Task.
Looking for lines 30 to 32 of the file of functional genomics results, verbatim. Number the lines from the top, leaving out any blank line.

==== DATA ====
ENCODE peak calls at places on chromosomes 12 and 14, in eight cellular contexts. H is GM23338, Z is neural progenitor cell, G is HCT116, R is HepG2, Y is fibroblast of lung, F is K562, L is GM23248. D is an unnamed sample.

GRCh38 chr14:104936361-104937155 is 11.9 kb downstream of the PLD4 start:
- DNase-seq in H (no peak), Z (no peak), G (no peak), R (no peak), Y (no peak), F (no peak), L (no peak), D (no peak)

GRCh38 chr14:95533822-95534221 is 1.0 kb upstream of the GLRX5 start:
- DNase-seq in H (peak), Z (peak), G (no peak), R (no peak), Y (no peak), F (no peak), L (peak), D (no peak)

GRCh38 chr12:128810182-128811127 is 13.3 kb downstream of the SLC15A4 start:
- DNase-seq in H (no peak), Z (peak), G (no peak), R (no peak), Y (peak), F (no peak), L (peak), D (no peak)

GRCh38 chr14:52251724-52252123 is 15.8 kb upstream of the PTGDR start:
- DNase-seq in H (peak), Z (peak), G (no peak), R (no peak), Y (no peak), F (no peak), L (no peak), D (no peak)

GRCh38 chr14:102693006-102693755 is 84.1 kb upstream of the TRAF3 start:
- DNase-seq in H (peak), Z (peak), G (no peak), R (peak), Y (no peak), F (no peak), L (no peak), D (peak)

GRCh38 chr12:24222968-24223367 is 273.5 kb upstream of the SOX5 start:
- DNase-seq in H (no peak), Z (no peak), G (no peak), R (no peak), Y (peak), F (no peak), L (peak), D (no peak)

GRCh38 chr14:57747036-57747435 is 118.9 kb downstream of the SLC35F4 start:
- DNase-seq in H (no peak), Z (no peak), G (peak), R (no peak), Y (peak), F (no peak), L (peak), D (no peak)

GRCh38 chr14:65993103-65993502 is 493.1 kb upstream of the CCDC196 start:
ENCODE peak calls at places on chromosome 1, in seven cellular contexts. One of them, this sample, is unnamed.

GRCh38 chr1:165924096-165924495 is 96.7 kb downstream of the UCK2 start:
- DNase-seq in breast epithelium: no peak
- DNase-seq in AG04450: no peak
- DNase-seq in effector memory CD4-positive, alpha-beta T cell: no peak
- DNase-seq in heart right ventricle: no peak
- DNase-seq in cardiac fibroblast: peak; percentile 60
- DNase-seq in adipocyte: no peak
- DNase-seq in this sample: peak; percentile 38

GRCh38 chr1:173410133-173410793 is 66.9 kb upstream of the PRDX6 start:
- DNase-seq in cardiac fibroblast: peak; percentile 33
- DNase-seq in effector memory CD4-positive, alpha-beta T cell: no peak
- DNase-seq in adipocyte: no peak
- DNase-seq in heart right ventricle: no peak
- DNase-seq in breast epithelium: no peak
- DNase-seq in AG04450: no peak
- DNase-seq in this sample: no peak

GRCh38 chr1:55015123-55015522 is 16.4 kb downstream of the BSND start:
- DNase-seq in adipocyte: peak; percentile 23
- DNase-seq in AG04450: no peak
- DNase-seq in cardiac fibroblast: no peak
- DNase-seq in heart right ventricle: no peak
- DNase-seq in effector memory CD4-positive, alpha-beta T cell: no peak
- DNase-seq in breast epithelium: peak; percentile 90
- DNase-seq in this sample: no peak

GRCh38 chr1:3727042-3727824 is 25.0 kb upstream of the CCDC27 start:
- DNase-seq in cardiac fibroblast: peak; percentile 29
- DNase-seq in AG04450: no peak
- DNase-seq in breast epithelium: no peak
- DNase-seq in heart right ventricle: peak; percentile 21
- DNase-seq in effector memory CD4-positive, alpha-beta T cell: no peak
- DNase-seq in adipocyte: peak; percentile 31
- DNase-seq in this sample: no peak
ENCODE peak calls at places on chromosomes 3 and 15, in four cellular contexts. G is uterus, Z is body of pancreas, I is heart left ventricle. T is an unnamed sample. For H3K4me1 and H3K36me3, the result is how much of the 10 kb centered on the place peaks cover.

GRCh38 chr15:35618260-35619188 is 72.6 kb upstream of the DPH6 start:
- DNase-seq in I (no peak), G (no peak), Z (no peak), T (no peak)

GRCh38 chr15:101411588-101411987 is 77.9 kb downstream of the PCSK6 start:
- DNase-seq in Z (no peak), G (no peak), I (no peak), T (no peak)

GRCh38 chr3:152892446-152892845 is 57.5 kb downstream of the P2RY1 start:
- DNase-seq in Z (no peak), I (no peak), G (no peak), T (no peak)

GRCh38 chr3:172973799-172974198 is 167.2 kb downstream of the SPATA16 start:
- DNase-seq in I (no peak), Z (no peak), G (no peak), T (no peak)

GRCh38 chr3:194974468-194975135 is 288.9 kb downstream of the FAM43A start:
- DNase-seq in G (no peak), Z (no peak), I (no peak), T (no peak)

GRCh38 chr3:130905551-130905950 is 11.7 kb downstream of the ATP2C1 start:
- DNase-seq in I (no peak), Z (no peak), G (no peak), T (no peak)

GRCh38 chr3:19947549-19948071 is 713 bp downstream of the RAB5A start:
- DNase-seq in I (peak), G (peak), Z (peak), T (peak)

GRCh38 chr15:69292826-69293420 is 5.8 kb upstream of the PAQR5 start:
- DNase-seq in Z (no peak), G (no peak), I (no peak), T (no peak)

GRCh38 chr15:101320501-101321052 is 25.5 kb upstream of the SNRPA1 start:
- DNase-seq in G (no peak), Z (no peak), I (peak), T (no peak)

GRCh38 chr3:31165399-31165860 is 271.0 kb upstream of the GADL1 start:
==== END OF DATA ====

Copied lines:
- DNase-seq in heart right ventricle: no peak
- DNase-seq in breast epithelium: no peak
- DNase-seq in AG04450: no peak